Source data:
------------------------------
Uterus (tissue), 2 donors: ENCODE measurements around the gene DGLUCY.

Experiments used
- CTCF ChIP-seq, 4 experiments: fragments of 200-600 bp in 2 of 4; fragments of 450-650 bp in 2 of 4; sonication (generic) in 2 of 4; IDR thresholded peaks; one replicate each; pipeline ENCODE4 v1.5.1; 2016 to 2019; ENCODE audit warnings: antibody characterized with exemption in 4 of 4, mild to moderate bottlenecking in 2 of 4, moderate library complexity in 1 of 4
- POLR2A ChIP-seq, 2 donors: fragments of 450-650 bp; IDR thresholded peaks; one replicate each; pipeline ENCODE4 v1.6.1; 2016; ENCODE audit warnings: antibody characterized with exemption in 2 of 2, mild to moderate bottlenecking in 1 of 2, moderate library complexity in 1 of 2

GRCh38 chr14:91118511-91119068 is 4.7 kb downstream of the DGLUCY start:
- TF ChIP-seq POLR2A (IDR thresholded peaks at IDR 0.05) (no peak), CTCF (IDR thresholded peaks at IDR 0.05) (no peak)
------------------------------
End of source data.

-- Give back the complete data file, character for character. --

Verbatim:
Uterus (tissue), 2 donors: ENCODE measurements around the gene DGLUCY.

Experiments used
- CTCF ChIP-seq, 4 experiments: fragments of 200-600 bp in 2 of 4; fragments of 450-650 bp in 2 of 4; sonication (generic) in 2 of 4; IDR thresholded peaks; one replicate each; pipeline ENCODE4 v1.5.1; 2016 to 2019; ENCODE audit warnings: antibody characterized with exemption in 4 of 4, mild to moderate bottlenecking in 2 of 4, moderate library complexity in 1 of 4
- POLR2A ChIP-seq, 2 donors: fragments of 450-650 bp; IDR thresholded peaks; one replicate each; pipeline ENCODE4 v1.6.1; 2016; ENCODE audit warnings: antibody characterized with exemption in 2 of 2, mild to moderate bottlenecking in 1 of 2, moderate library complexity in 1 of 2

GRCh38 chr14:91118511-91119068 is 4.7 kb downstream of the DGLUCY start:
- TF ChIP-seq POLR2A (IDR thresholded peaks at IDR 0.05) (no peak), CTCF (IDR thresholded peaks at IDR 0.05) (no peak)